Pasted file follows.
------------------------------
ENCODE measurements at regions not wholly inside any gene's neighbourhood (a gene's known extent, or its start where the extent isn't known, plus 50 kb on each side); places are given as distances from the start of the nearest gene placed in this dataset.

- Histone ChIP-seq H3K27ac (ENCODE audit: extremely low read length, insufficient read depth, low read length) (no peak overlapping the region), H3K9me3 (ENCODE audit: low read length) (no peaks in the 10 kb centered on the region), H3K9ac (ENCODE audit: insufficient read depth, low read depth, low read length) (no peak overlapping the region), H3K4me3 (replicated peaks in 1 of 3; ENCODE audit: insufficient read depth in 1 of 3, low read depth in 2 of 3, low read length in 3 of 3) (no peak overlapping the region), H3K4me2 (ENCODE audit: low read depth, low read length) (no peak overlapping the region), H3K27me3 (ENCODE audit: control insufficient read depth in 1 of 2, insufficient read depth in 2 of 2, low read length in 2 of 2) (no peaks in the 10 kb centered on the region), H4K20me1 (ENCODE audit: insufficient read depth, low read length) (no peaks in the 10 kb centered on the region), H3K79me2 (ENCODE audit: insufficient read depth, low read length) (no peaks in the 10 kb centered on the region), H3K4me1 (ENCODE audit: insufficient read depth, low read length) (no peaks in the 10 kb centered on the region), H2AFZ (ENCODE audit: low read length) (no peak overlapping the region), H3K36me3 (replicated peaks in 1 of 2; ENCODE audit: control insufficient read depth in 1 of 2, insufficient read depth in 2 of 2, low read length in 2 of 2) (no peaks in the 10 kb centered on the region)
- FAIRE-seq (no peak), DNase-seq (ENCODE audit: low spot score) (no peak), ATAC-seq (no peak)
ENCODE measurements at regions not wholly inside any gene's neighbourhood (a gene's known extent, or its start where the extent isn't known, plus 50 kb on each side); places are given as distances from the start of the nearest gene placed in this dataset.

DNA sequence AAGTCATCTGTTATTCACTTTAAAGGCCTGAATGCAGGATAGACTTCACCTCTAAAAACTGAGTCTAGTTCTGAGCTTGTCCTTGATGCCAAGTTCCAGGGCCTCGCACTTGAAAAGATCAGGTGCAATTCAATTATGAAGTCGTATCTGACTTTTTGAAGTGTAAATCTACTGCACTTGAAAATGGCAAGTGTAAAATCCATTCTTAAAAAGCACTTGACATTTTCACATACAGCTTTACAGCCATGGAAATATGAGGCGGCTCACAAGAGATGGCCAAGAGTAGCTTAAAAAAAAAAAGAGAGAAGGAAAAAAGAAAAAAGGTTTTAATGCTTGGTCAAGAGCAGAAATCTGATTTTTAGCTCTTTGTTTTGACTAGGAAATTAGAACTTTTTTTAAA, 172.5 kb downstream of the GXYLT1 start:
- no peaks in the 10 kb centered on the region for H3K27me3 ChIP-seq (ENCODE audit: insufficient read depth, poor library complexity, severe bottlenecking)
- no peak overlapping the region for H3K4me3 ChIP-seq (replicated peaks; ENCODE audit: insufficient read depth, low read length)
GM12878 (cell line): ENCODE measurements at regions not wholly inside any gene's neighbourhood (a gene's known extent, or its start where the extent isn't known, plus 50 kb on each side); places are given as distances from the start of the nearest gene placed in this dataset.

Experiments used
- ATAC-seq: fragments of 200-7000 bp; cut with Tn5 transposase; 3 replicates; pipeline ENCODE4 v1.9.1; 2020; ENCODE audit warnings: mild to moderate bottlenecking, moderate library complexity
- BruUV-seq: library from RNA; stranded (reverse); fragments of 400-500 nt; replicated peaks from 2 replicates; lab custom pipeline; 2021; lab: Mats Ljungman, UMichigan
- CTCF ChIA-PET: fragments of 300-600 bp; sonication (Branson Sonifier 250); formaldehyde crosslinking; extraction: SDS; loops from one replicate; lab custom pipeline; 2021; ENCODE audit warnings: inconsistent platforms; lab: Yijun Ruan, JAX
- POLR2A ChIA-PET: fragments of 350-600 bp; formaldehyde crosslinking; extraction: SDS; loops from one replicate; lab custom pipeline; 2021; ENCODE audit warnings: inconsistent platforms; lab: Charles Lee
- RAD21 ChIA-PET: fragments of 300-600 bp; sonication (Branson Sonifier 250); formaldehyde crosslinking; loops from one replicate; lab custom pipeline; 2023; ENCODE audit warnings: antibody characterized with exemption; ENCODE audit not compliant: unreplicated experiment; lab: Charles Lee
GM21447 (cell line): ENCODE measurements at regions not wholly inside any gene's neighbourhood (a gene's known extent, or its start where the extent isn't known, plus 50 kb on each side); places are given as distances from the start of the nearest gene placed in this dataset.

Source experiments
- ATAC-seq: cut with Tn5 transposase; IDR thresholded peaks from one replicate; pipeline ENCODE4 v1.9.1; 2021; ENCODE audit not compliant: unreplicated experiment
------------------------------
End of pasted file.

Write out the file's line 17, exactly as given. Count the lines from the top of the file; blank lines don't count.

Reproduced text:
- ATAC-seq: cut with Tn5 transposase; IDR thresholded peaks from one replicate; pipeline ENCODE4 v1.9.1; 2021; ENCODE audit not compliant: unreplicated experiment